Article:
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If you’ve been arrested for a Los Angeles petty theft crime, such as shoplifting, you obviously want to avoid a misdemeanor charge. If you’re convicted for shoplifting… and then caught and convicted for shoplifting again, two years from now, prosecutors can charge the second shoplifting as a felony crime. petty-theft-los-angeles-tide.jpg

That means you can wind up behind bars for a year or longer, just for stealing a shirt or a bottle of Tide from CVS or 7-Eleven.

Consider that sobering fact as we journey (virtually) to New Zealand, where a 33-year-old school teacher, Marina Murray, just pled guilty to theft for the eighth time in just a few years. According to a local paper, The Herald, Murray is a kleptomaniac. That is, she has a psychological condition that effectively compels her to steal. She’s been convicted of theft multiple times – in February 2004, July 2005, twice in 2008, three times in 2010. In her latest theft binge, she took Cadbury chocolate, two erasers, two pencils, and two dishcloths, and some other sundries. Not a “huge load,” but enough to get her another conviction.

Not everyone guilty of a petty theft in Los Angeles, New Zealand, or elsewhere has kleptomania.

Sometimes, social pressure is enough to turn an ordinarily upstanding citizen into a thief.

To wit, KABC reports that 12 school workers in Inglewood, Linwood, and Bellflower have been indicted and charged with stealing thousands of textbooks from Los Angeles city schools. Prosecutors believe that Corry Frederick, a 43-year-old book buyer, recruited the workers to steal books from schools in order to resell them on Amazon. In total, LAUSD lost 6,000 to 7,000 textbooks to the theft. Frederick allegedly paid the workers nearly $200,000 in bribe money.

The school district lashed out at the employees: “We are outraged by the alleged behavior of these employees, which is equivalent to stealing directly from our students.”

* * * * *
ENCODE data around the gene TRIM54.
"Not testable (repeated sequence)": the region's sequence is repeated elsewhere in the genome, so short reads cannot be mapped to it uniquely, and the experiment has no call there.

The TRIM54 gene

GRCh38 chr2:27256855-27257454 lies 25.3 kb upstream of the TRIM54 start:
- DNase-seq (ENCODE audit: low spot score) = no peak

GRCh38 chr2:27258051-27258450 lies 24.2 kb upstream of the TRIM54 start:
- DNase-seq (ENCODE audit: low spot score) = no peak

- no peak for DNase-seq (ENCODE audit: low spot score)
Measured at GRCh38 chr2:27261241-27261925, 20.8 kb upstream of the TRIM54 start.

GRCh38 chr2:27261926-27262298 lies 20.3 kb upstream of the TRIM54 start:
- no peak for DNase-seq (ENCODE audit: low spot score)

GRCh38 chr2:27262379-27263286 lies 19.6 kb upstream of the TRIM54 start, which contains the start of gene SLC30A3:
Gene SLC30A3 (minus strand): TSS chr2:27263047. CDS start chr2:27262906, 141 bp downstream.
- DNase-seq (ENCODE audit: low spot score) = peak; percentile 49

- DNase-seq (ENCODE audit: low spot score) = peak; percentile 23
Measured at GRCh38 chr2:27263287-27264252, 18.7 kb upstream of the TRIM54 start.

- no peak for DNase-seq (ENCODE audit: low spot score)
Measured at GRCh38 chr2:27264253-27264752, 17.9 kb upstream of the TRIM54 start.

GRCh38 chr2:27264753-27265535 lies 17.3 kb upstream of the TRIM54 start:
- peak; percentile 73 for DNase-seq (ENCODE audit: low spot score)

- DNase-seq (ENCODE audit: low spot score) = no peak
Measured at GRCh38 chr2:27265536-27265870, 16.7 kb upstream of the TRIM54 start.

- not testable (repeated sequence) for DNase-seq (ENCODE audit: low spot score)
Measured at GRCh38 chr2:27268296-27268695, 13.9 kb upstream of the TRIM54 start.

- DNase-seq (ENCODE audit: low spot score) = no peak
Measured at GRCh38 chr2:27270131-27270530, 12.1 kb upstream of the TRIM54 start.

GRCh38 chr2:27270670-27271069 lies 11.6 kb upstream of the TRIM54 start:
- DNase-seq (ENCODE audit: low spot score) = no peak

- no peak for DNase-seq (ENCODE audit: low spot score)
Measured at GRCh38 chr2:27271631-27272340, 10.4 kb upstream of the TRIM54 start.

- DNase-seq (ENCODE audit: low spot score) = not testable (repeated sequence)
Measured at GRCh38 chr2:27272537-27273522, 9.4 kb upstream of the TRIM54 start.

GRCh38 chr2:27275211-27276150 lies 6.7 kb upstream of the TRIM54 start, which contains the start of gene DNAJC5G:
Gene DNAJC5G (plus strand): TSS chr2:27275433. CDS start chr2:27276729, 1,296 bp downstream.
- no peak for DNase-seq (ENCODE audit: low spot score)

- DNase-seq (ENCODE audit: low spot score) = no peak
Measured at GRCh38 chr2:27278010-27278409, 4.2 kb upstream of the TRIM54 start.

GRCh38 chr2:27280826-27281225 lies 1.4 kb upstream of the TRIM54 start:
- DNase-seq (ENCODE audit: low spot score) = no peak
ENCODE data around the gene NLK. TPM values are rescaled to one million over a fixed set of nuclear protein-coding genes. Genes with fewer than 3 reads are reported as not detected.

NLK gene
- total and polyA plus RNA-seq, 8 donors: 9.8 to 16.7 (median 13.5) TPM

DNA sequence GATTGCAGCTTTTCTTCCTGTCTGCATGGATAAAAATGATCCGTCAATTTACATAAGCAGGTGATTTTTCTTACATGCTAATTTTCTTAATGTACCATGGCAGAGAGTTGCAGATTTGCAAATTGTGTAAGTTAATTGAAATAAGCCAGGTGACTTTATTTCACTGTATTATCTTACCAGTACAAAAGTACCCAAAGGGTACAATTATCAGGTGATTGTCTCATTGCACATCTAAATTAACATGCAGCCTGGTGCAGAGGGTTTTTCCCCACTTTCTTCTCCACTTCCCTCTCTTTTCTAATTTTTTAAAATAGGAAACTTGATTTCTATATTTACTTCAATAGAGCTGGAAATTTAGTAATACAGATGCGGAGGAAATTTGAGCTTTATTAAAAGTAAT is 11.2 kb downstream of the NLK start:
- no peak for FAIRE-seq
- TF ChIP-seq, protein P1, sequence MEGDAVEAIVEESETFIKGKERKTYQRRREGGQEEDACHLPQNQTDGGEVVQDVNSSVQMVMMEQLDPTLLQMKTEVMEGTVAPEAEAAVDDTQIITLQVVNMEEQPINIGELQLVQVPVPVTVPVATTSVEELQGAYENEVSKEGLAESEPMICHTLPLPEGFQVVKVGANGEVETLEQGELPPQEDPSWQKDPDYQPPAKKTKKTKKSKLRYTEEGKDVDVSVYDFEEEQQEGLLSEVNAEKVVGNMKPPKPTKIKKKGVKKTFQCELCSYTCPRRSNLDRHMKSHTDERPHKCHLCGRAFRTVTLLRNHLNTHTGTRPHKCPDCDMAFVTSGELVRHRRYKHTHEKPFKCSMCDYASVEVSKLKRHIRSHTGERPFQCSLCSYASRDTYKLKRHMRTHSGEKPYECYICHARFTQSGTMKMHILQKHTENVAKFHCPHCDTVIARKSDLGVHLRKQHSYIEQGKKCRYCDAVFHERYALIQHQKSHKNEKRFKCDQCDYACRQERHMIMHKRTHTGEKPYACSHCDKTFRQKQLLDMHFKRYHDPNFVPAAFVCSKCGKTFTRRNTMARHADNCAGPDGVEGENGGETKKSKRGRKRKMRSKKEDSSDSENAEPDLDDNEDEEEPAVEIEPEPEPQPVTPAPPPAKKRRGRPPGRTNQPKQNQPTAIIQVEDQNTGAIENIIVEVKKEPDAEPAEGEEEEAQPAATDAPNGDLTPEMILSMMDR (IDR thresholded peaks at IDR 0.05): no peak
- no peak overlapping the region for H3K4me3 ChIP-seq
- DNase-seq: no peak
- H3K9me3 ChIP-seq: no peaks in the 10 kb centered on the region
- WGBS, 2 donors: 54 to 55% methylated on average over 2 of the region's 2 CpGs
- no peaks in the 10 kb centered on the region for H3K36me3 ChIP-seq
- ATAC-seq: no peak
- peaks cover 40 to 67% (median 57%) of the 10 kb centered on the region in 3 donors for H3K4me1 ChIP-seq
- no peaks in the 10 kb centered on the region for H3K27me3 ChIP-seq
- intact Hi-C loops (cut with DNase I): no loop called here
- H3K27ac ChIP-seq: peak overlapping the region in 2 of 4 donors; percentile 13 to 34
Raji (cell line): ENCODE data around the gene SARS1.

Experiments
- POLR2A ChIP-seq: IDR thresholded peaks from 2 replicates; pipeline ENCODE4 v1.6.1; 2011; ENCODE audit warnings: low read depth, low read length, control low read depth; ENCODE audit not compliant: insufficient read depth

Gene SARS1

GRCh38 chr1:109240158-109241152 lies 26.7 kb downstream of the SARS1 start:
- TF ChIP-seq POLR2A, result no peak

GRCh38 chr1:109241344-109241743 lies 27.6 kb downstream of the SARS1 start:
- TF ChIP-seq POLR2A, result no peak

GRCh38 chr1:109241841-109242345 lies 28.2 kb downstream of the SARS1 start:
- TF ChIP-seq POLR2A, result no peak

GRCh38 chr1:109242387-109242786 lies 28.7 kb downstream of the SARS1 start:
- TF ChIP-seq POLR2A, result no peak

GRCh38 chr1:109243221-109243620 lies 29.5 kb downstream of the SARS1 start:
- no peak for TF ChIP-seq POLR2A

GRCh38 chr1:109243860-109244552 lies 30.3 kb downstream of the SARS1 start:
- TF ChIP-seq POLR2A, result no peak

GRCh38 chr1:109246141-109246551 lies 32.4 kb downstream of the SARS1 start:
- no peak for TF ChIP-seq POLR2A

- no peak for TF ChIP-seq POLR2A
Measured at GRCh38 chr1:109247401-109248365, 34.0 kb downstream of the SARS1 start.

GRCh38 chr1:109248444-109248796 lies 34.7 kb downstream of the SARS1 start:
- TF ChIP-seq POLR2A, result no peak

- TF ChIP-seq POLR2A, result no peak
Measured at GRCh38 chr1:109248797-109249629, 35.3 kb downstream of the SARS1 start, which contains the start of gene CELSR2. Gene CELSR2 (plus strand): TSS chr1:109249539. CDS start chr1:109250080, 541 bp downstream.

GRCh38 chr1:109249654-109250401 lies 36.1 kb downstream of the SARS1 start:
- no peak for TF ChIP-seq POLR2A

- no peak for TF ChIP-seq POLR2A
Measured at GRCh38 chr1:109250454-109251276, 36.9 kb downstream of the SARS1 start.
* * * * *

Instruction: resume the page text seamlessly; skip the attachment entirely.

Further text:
The people named in the theft ring pled not guilty to felony charges of accepting bribes and embezzlement. The names do not exactly read like a “who’s who” of a typical criminal syndicate:

• 36-year-old Veronica Clanton-Higgins, a Lynwood Unified School District librarian, allegedly took over $14,000 from Frederick;
• 46-year-old Shari Stewart, an Inglewood Unified School District librarian, allegedly took $4,200 in checks from Frederick;
• Vincent Browning; a warehouse supervisor for Bellflower Unified, collected allegedly nearly $48,000 from Frederick;
• 54-year-old Frank Fuston, an Inglewood Unified School District plant manager, allegedly collected $1,100 in money from Frederick;
• Seven other employees at University High School, Webster Middle School, Locke High School, Venice High School, Audubon Middle School, Perry Middle School, Santee Education Center also allegedly participated.

District Attorney Jackie Lacey called the ring “a web of deceit at our children’s expense” and lashed out that “taking books out of the hands of public school children is intolerable, especially when school employees sell them for their own personal profit.” Frederick himself faces the most stringent charges, including 12 embezzlement counts and 13 counts of bribery.

If you’ve been arrested for grand theft in Los Angeles or petty theft in Southern California, you, too, may be up against a felony charge.

So what should you do?

Step one is to formulate a good defense by connecting with a reputable, seasoned Los Angeles criminal defense lawyer. Mr. Michael Kraut of the Kraut Criminal & DUI Lawyers is an ex-prosecutor who spent 14 years “on the other side” helping to put criminals behind bars. Today, in his role as a Glendale criminal defense lawyer, Mr. Kraut represents people like you and helps them devise sound, ethical strategies to defend against charges and move forward with their lives.

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Many Los Angeles petty theft cases are anything but petty, when you consider them from the victim’s point of view.

The loss of a family heirloom, favorite toy, or other meaningful token can often feel more devastating than can the loss of a car or flat screen TV.

Consider this principle of Los Angeles criminal defense as we turn our attention to a topic that may seem remote: the theft of oysters.

That may sound like a trivial topic — like the subject of an old Hardy Boys novel. But to oyster farmers and their customers, such thefts can be business destroying and soul crushing. Two shellfish facilities out in Cape Cod have been robbed multiple times this summer… to the tune of thousands of oysters. The Marston Mills River Facility recently lost 3,000 oysters to pilfering. Police believe that the thief accessed the facility via the water.